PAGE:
ergodic transformation

ergodic transformation

[ər′gäd·ik tranz·fər′mā·shən]
(mathematics)
A measure-preserving transformation on X with the property that whenever X is written as a union of two disjoint invariant subsets, one of these must have measure zero.
McGraw-Hill Dictionary of Scientific & Technical Terms, 6E, Copyright © 2003 by The McGraw-Hill Companies, Inc.
References in periodicals archive ?
For a definition of effective ergodic transformation see Gacs et al.
The first approach to investigate the value distribution of the Riemann zeta function by using an ergodic transformation was done by Steuding.
Steuding, Sampling the Lindelof hypothesis with an ergodic transformation, in Functions in number theory and their probabilistic aspects, RIMS Kokyuroku Bessatsu, B34, Res.
Our second result is related to the value distribution of the Riemann zeta function and its derivatives which is obtained by using ergodic transformations. In [LW09], M.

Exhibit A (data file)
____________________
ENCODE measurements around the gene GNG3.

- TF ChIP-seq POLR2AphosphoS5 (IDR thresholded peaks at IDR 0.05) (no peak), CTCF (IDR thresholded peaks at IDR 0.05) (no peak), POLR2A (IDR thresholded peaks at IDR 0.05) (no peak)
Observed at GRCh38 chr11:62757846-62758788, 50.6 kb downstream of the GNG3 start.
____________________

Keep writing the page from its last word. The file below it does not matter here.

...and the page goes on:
A Poisson qso with two different parameters is a regular and, respectively, ergodic transformation with respect to strong convergence.
A Poisson qso with three different parameters is a regular and, respectively, ergodic transformation with respect to strong convergence.
Applying the "ergodic transformation", after some algebra we find that in such a space the metric d[s.sup.2] takes the form [(dagger)]
As such, dt should be expressed through the ergodic transformation d[x.sup.i] = [v.sup.i]dt = ([[bar.v].sup.i] + [??]].sup.i])dt.
While a particle is moved along d[x.sup.i] by an external force (or several forces), the acceleration gained by the particle is determined by the fact that its spatial impulse vector [p.sup.i], being transferred along d[x.sup.i], undergoes a space-time turn dt expressed by the ergodic transformation (17).
Therefore, for the entire motion of a particle, we have no need of expanding [partial derivative]/[partial derivative]t by the ergodic transformation, for each force acting thereon.